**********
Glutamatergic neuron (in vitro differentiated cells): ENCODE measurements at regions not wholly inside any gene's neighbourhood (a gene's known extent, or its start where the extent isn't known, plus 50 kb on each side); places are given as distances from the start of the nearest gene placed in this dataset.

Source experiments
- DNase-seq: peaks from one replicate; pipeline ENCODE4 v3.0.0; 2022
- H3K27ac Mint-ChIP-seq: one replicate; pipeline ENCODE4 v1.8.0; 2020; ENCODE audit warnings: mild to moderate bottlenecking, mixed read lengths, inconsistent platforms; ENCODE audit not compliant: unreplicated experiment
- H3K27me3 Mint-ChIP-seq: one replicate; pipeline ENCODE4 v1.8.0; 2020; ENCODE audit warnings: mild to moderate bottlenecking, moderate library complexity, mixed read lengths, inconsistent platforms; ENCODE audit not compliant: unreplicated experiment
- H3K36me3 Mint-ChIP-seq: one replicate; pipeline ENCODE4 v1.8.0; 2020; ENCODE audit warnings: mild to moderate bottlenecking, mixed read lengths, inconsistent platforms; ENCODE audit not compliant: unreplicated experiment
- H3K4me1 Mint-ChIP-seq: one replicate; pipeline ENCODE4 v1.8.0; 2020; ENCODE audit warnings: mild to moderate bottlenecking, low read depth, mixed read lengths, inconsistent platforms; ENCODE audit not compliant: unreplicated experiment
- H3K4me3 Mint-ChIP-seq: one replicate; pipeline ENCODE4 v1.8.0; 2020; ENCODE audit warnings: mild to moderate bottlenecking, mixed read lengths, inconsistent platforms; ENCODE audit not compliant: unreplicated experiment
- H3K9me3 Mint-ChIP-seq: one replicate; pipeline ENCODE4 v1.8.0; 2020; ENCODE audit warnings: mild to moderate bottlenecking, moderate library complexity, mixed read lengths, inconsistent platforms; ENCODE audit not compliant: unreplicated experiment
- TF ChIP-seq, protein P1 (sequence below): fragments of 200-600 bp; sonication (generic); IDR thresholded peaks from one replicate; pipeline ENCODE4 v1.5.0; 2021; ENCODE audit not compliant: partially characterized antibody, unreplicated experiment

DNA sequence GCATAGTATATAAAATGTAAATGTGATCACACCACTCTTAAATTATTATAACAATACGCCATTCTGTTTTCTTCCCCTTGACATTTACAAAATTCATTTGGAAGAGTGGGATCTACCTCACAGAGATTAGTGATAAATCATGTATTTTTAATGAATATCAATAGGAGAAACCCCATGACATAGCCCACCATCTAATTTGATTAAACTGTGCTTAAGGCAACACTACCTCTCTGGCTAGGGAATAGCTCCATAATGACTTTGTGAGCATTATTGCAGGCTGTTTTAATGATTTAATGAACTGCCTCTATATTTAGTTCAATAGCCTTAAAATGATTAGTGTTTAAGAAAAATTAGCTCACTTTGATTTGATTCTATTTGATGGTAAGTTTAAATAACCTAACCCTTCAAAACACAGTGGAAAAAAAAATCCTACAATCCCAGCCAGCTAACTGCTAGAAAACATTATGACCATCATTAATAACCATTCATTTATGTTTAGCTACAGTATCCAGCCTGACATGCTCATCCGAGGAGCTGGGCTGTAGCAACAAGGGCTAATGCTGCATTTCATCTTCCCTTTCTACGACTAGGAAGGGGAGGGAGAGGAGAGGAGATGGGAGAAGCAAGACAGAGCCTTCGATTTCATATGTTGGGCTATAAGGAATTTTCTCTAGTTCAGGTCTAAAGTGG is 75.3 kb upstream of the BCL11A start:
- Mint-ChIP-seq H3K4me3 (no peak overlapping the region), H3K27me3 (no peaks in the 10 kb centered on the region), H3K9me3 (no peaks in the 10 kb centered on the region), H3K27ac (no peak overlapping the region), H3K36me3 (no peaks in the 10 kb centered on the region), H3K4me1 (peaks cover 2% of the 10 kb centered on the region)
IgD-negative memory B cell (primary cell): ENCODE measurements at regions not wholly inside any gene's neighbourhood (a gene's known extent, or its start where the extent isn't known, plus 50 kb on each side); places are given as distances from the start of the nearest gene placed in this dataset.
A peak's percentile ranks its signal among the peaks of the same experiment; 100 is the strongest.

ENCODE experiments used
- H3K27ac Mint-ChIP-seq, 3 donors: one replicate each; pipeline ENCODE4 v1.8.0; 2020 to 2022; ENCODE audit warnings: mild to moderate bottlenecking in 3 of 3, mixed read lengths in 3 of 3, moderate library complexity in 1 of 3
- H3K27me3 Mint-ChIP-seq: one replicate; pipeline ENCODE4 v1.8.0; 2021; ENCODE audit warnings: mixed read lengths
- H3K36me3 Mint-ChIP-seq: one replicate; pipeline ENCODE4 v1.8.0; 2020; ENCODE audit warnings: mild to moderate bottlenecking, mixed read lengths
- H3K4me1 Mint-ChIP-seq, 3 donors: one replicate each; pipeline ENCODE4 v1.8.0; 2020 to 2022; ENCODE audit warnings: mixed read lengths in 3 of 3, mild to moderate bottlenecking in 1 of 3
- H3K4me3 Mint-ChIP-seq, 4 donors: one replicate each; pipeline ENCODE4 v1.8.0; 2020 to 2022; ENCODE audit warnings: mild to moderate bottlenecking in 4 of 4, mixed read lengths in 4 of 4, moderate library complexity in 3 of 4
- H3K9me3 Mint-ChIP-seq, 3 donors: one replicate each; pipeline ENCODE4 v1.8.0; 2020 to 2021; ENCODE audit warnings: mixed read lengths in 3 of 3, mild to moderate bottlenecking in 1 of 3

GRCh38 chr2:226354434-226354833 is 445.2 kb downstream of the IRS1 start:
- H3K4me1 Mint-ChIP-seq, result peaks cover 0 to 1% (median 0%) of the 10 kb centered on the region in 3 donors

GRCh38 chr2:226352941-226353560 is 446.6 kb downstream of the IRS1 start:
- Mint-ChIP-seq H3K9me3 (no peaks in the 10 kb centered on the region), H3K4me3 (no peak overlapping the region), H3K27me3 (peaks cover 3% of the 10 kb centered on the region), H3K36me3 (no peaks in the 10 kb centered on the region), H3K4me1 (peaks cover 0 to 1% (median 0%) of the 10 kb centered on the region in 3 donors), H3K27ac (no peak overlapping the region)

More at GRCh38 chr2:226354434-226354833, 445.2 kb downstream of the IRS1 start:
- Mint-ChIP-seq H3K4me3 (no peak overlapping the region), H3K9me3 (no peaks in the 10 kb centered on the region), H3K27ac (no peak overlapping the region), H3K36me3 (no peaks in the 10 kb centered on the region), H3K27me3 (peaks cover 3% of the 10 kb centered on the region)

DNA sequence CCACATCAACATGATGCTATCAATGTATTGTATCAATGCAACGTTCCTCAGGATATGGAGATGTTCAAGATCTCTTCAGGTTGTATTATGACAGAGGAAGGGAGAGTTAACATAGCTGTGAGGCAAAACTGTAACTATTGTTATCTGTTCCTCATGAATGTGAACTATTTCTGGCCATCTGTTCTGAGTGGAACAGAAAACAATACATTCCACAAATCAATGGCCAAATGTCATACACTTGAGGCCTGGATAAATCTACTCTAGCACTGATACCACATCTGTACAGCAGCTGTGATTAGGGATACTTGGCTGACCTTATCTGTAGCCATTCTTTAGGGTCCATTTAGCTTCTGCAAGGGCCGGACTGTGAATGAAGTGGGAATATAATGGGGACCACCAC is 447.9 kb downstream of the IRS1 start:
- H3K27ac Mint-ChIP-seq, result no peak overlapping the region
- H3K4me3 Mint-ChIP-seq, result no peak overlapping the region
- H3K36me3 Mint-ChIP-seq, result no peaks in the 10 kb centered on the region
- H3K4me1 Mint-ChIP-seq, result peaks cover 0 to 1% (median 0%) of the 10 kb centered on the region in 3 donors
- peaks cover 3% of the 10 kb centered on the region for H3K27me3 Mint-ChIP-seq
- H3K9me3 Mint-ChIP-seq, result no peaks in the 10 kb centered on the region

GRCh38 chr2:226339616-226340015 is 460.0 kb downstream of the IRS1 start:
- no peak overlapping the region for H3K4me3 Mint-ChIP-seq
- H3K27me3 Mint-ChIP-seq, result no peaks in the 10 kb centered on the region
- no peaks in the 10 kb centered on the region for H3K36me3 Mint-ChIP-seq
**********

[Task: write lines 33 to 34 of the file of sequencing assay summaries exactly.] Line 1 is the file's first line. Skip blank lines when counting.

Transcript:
- peaks cover 3% of the 10 kb centered on the region for H3K27me3 Mint-ChIP-seq
- H3K9me3 Mint-ChIP-seq, result no peaks in the 10 kb centered on the region